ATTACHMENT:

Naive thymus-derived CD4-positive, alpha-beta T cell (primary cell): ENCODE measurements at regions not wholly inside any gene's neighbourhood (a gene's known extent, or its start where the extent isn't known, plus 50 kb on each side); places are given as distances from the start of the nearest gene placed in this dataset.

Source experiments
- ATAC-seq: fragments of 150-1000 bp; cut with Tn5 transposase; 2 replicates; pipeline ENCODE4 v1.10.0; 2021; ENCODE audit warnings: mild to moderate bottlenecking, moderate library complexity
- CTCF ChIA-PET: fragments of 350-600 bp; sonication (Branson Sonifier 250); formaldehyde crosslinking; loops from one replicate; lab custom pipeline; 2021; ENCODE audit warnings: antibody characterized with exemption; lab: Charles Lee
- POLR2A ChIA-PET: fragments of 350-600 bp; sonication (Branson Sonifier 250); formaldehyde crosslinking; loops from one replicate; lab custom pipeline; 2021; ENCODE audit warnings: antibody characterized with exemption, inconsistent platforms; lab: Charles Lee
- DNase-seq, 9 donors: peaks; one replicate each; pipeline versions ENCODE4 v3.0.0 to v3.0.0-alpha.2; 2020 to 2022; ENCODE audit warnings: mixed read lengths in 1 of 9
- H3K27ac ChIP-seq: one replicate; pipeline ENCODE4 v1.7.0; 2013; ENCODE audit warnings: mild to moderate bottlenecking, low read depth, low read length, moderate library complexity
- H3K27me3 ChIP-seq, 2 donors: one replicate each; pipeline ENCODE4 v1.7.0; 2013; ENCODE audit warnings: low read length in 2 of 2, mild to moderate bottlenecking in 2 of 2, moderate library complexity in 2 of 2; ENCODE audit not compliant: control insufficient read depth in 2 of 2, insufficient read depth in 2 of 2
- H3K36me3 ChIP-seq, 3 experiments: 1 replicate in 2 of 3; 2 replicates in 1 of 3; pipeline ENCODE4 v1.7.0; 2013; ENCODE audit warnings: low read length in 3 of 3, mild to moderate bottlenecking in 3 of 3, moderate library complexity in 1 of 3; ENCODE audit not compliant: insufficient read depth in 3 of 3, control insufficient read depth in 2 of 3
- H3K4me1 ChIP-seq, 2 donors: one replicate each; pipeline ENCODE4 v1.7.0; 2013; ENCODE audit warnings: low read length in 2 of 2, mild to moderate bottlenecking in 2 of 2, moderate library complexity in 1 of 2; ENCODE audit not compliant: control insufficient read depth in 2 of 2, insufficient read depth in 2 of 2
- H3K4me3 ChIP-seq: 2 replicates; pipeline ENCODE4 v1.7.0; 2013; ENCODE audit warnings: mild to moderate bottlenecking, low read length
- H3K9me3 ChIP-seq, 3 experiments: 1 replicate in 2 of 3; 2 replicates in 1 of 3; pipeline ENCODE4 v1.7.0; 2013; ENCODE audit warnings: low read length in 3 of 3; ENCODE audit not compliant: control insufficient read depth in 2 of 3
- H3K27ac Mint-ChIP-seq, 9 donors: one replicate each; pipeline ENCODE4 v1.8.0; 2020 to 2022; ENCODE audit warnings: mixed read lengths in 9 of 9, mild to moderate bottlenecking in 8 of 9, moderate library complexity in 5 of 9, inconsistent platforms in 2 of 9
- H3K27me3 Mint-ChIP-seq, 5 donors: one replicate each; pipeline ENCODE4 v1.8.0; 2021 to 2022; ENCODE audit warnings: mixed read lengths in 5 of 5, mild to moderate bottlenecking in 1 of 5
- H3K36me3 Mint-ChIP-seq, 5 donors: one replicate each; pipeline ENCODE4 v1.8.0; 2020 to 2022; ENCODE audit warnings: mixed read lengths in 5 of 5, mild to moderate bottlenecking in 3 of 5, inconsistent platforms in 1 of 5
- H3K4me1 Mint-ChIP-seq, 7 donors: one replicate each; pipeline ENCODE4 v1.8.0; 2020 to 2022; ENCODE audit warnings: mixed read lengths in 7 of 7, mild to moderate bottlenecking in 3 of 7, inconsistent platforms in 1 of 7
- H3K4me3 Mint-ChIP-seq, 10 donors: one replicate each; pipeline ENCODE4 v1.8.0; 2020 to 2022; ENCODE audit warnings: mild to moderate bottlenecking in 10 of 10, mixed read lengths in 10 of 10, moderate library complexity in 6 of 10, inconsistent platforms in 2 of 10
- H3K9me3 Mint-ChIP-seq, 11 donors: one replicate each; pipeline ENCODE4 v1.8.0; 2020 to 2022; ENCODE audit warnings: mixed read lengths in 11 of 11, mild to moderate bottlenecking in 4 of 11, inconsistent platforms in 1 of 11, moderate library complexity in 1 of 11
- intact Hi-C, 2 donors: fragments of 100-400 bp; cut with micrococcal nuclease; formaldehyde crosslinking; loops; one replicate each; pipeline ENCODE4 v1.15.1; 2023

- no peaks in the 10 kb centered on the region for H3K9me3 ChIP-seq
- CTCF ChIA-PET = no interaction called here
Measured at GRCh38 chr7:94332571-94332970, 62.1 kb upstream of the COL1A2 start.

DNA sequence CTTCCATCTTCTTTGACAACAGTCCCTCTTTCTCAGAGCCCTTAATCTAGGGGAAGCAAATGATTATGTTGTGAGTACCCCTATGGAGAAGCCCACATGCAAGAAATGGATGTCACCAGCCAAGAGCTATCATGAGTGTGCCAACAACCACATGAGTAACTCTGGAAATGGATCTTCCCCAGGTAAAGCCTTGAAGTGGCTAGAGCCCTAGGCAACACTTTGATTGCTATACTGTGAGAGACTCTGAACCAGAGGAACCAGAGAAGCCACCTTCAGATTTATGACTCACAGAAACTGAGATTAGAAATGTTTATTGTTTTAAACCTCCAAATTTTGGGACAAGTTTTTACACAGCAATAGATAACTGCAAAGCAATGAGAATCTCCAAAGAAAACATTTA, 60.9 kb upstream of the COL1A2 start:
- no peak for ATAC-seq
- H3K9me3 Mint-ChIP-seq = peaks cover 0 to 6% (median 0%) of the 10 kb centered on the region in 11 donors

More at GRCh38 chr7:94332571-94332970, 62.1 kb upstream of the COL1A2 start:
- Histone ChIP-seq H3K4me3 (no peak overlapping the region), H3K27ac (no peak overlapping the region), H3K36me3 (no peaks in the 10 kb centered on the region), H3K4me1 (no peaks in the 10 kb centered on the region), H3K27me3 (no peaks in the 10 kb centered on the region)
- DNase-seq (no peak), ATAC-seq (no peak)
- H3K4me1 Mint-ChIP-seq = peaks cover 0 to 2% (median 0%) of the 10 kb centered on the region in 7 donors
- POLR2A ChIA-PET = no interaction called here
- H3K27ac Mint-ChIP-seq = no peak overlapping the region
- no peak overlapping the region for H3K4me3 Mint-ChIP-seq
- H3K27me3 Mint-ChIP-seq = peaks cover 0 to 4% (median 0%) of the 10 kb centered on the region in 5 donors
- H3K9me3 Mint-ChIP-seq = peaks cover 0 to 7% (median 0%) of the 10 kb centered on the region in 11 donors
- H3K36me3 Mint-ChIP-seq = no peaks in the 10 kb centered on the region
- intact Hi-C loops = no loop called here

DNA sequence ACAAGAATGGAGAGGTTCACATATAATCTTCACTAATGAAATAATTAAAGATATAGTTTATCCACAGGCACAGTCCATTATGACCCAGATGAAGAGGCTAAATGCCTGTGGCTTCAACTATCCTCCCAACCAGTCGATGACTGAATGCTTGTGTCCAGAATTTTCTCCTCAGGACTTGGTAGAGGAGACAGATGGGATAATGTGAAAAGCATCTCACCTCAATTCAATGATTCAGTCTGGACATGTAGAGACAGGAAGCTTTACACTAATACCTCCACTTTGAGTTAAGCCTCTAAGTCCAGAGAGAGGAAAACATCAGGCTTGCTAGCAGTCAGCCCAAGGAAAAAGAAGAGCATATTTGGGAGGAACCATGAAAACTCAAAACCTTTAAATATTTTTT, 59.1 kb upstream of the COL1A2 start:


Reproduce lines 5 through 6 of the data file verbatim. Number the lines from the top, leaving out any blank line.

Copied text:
- POLR2A ChIA-PET: fragments of 350-600 bp; sonication (Branson Sonifier 250); formaldehyde crosslinking; loops from one replicate; lab custom pipeline; 2021; ENCODE audit warnings: antibody characterized with exemption, inconsistent platforms; lab: Charles Lee
- DNase-seq, 9 donors: peaks; one replicate each; pipeline versions ENCODE4 v3.0.0 to v3.0.0-alpha.2; 2020 to 2022; ENCODE audit warnings: mixed read lengths in 1 of 9